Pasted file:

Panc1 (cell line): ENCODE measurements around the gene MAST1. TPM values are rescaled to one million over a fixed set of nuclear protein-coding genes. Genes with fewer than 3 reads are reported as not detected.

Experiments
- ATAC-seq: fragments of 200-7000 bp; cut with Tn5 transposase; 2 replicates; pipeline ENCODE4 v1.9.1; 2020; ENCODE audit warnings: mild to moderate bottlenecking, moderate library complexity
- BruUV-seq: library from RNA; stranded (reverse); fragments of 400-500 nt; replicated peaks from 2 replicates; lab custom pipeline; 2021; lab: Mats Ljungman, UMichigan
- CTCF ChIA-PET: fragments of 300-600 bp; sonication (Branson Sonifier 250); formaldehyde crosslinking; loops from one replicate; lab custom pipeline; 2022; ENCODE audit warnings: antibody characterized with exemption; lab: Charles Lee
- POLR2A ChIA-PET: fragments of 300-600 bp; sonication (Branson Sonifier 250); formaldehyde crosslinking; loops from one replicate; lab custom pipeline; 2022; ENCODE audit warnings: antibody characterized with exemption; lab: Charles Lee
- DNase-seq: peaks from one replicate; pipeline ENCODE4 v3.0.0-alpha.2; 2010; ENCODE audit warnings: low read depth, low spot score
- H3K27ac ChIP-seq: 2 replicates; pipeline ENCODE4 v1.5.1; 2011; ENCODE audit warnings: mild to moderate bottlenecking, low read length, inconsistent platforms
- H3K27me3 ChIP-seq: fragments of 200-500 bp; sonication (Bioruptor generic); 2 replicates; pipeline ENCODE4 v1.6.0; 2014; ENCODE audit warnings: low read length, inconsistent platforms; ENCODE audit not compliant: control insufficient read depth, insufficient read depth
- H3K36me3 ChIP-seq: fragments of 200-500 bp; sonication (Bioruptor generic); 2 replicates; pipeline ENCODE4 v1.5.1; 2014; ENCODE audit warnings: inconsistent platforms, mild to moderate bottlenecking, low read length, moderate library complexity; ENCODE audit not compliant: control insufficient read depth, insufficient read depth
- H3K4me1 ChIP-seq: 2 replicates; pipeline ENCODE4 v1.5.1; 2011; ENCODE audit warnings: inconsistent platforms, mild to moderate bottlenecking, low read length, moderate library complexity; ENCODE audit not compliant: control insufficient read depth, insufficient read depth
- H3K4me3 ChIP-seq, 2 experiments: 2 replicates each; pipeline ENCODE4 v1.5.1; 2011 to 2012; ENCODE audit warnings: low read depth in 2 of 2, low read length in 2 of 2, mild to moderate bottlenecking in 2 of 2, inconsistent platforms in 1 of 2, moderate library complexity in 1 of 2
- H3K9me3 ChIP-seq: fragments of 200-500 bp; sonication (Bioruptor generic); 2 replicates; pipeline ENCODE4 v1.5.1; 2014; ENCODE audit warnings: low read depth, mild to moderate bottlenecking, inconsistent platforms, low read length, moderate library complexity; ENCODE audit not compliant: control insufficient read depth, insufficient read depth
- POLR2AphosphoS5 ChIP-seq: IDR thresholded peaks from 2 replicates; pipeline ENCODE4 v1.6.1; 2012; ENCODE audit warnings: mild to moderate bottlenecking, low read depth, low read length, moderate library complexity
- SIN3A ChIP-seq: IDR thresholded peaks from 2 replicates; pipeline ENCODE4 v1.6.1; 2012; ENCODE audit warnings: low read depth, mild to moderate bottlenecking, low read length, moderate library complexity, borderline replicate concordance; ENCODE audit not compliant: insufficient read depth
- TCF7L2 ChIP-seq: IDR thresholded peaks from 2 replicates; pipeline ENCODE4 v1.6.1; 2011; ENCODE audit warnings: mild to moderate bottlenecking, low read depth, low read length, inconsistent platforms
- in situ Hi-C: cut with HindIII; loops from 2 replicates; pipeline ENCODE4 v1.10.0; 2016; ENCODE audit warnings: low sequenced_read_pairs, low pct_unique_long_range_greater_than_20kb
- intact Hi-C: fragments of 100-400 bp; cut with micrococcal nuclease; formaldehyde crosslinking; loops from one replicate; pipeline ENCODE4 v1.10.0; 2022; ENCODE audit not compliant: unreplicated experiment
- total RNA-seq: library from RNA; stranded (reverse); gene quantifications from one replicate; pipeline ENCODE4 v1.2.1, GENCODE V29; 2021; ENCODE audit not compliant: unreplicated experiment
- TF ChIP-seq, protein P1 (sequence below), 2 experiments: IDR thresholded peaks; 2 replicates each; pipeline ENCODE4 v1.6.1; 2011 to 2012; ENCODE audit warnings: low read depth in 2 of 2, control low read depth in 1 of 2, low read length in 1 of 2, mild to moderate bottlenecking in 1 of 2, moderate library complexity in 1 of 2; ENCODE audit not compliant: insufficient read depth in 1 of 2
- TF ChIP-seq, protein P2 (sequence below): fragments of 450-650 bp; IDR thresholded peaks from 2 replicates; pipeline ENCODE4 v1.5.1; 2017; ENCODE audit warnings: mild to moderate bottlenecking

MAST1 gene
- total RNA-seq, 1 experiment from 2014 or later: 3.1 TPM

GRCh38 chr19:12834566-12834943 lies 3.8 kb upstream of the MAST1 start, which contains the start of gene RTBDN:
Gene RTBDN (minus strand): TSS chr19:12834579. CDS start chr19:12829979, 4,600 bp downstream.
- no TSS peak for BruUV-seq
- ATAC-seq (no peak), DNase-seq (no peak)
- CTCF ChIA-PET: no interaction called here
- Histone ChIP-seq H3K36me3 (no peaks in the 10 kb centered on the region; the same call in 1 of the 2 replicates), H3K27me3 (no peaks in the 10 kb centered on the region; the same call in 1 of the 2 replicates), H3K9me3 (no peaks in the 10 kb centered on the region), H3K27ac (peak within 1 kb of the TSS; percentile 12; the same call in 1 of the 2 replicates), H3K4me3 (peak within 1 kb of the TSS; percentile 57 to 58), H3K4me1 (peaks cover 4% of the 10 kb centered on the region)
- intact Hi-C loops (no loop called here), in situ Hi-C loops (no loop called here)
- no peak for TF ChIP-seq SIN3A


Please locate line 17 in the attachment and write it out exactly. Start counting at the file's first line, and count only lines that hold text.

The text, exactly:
- in situ Hi-C: cut with HindIII; loops from 2 replicates; pipeline ENCODE4 v1.10.0; 2016; ENCODE audit warnings: low sequenced_read_pairs, low pct_unique_long_range_greater_than_20kb